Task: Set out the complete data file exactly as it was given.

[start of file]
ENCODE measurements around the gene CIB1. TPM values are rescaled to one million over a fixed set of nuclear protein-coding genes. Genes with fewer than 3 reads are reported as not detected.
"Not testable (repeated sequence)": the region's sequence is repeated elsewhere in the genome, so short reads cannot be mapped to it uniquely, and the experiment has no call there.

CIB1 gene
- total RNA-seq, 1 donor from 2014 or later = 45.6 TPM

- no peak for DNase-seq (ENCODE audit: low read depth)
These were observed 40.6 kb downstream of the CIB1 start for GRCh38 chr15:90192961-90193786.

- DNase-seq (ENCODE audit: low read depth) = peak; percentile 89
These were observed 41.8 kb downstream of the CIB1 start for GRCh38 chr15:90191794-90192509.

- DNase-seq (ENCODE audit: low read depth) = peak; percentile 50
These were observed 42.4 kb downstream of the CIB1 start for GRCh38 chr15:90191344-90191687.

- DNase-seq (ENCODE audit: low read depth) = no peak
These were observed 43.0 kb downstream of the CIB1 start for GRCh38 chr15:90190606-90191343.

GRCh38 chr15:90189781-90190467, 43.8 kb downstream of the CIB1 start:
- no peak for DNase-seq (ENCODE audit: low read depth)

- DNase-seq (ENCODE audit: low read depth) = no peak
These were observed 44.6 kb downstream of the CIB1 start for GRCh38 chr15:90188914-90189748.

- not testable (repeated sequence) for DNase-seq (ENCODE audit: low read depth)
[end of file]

ENCODE measurements around the gene CIB1. TPM values are rescaled to one million over a fixed set of nuclear protein-coding genes. Genes with fewer than 3 reads are reported as not detected.
"Not testable (repeated sequence)": the region's sequence is repeated elsewhere in the genome, so short reads cannot be mapped to it uniquely, and the experiment has no call there.

CIB1 gene
- total RNA-seq, 1 donor from 2014 or later = 45.6 TPM

- no peak for DNase-seq (ENCODE audit: low read depth)
These were observed 40.6 kb downstream of the CIB1 start for GRCh38 chr15:90192961-90193786.

- DNase-seq (ENCODE audit: low read depth) = peak; percentile 89
These were observed 41.8 kb downstream of the CIB1 start for GRCh38 chr15:90191794-90192509.

- DNase-seq (ENCODE audit: low read depth) = peak; percentile 50
These were observed 42.4 kb downstream of the CIB1 start for GRCh38 chr15:90191344-90191687.

- DNase-seq (ENCODE audit: low read depth) = no peak
These were observed 43.0 kb downstream of the CIB1 start for GRCh38 chr15:90190606-90191343.

GRCh38 chr15:90189781-90190467, 43.8 kb downstream of the CIB1 start:
- no peak for DNase-seq (ENCODE audit: low read depth)

- DNase-seq (ENCODE audit: low read depth) = no peak
These were observed 44.6 kb downstream of the CIB1 start for GRCh38 chr15:90188914-90189748.

- not testable (repeated sequence) for DNase-seq (ENCODE audit: low read depth)